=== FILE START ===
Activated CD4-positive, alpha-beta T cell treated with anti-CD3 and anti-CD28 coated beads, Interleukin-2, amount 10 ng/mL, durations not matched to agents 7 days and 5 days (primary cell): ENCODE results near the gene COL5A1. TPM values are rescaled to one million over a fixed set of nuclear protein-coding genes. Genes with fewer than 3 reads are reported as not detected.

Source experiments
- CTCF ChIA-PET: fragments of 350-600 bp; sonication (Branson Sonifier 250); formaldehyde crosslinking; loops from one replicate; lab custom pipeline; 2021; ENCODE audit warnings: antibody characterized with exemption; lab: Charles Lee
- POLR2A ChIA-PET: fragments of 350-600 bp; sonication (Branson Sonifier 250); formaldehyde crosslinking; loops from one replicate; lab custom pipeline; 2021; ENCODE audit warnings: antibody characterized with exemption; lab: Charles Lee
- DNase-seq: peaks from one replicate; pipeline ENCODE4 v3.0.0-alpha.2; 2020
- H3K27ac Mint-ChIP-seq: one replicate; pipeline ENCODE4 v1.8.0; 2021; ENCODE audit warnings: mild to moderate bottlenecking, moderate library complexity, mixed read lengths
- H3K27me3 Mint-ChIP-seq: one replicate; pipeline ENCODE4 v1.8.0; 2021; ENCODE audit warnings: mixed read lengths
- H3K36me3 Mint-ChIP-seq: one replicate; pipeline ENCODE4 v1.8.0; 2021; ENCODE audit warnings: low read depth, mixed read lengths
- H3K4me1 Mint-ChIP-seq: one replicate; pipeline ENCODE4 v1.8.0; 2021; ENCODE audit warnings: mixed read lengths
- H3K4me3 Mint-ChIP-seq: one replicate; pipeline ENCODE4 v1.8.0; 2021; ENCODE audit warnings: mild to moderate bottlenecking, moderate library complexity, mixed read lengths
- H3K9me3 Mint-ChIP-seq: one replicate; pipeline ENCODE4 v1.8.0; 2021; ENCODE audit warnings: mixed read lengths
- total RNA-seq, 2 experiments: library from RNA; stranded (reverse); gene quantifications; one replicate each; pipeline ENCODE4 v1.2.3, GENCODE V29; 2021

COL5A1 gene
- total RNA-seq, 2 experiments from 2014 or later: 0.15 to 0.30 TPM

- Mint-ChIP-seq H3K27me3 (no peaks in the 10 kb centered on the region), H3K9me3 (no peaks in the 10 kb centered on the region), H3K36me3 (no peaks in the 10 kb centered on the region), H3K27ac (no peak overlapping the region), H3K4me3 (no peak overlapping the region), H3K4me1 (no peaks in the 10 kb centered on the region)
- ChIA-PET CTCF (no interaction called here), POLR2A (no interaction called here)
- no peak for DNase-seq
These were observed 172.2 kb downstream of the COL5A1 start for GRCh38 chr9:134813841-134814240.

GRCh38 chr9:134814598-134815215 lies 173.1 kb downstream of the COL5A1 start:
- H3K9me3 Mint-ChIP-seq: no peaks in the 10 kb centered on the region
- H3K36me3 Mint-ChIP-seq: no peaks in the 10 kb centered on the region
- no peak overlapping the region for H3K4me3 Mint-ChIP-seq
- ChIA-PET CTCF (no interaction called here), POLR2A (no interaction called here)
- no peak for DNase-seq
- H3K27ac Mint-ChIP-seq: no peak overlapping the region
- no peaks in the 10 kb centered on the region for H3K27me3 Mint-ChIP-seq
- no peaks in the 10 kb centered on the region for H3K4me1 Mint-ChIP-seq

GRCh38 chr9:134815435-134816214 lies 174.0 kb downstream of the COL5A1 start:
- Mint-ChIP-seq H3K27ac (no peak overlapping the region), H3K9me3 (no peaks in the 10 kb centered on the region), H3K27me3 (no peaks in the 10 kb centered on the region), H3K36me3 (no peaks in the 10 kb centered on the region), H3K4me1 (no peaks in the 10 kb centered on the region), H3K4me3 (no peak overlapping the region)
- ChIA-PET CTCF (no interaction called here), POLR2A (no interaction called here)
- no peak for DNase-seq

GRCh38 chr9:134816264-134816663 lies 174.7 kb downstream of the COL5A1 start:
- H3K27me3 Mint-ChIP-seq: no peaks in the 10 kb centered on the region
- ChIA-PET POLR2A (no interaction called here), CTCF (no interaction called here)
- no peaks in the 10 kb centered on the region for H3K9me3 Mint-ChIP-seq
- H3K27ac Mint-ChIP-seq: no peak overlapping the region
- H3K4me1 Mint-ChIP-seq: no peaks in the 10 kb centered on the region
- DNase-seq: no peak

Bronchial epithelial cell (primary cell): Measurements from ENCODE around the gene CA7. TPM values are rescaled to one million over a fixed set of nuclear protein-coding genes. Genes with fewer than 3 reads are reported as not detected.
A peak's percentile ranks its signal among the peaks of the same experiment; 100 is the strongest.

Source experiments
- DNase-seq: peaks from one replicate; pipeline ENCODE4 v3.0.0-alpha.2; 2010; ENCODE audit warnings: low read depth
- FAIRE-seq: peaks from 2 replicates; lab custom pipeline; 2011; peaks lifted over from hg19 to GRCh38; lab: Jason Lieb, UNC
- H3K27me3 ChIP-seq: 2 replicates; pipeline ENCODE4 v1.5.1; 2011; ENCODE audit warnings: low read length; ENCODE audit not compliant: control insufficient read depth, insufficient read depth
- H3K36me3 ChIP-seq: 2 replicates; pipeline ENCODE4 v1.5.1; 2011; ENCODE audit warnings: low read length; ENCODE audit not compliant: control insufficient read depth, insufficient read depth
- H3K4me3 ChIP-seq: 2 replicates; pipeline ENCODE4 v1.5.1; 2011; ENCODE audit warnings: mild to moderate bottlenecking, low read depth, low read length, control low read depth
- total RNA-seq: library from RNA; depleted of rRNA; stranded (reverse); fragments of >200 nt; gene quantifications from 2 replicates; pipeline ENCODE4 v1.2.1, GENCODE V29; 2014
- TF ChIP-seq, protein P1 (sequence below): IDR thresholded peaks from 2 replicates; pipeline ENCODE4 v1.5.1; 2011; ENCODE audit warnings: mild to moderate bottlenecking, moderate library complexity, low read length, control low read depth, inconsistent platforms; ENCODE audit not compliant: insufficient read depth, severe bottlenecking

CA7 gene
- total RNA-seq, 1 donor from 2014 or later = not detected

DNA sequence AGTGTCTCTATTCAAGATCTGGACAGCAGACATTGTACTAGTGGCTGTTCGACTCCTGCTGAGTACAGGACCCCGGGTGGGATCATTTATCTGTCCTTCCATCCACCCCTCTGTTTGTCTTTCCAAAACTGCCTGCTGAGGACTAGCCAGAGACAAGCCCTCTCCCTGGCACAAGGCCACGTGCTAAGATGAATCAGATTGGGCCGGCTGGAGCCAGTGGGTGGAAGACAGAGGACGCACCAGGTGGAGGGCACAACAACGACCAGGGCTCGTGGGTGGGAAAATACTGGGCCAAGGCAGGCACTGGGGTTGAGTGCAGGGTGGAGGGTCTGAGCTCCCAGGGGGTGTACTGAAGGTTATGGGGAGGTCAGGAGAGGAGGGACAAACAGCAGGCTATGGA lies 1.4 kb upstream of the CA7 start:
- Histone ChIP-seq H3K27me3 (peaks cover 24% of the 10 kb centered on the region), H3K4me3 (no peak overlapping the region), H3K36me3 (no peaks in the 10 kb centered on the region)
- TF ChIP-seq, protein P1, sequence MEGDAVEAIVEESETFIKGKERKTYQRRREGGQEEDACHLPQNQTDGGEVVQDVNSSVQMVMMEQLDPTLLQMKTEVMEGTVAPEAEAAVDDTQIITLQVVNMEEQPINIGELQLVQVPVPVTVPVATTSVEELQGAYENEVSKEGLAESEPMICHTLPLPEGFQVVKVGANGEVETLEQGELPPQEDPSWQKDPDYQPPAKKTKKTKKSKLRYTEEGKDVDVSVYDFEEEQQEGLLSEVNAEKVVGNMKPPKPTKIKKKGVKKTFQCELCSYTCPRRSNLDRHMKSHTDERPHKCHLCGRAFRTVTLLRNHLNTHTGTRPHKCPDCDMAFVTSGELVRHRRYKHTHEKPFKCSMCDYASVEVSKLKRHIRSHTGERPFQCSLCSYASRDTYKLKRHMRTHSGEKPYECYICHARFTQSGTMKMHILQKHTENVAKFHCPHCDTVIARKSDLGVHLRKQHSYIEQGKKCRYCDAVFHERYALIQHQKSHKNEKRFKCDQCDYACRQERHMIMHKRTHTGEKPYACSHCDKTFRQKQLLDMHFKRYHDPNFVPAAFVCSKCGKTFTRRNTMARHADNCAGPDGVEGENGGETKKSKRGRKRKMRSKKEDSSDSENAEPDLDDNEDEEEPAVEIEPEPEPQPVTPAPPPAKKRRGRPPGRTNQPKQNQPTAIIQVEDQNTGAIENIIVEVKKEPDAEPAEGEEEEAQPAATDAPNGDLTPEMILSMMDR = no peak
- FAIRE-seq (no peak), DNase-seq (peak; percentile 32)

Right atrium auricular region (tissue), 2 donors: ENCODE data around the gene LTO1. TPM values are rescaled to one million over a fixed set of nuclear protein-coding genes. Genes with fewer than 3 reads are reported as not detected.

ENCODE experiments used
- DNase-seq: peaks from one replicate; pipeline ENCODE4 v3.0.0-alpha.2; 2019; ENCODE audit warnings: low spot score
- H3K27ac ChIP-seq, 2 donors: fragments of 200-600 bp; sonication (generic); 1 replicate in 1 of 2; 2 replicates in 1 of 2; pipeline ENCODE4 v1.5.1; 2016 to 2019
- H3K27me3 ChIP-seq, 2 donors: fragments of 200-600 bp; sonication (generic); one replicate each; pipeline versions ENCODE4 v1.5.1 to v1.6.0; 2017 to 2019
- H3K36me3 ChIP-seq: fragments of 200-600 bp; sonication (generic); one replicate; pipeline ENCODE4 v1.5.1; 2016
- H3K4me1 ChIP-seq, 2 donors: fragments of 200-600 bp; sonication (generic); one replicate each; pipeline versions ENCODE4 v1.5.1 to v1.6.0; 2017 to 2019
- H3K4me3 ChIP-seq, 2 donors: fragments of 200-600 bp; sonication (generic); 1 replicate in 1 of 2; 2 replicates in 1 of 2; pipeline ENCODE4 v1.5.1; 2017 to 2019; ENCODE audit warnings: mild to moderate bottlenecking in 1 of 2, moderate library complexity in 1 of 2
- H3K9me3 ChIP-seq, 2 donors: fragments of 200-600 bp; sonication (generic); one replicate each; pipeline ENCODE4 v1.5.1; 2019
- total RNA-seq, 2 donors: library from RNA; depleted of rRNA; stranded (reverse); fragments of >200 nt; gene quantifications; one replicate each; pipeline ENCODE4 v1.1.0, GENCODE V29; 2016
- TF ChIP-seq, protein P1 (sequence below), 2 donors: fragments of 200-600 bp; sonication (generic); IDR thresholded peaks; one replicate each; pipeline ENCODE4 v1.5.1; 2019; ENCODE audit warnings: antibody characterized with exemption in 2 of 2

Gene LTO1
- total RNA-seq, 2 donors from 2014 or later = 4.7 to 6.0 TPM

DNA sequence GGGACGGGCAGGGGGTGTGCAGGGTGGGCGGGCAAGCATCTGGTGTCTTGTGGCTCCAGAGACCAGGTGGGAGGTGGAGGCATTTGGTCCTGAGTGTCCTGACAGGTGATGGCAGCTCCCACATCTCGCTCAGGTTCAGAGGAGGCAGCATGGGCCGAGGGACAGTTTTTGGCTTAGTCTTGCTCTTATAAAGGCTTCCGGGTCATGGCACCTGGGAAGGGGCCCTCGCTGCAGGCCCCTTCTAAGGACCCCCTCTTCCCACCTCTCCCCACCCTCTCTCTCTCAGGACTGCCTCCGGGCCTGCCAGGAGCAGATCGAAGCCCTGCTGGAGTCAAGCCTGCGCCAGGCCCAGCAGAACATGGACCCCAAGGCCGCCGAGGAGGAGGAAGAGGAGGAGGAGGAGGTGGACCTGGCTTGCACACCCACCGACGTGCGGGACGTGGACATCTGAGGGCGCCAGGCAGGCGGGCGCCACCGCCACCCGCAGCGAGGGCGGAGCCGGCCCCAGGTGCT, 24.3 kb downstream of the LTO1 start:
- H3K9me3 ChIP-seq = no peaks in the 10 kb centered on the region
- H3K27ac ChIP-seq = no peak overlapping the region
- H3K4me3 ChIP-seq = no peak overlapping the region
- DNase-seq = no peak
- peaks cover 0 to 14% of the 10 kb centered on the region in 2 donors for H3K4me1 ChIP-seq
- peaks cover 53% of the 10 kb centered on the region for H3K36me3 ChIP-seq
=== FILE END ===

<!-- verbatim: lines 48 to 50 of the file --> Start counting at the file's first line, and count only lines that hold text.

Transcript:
- TF ChIP-seq, protein P1 (sequence below): IDR thresholded peaks from 2 replicates; pipeline ENCODE4 v1.5.1; 2011; ENCODE audit warnings: mild to moderate bottlenecking, moderate library complexity, low read length, control low read depth, inconsistent platforms; ENCODE audit not compliant: insufficient read depth, severe bottlenecking

CA7 gene
- total RNA-seq, 1 donor from 2014 or later = not detected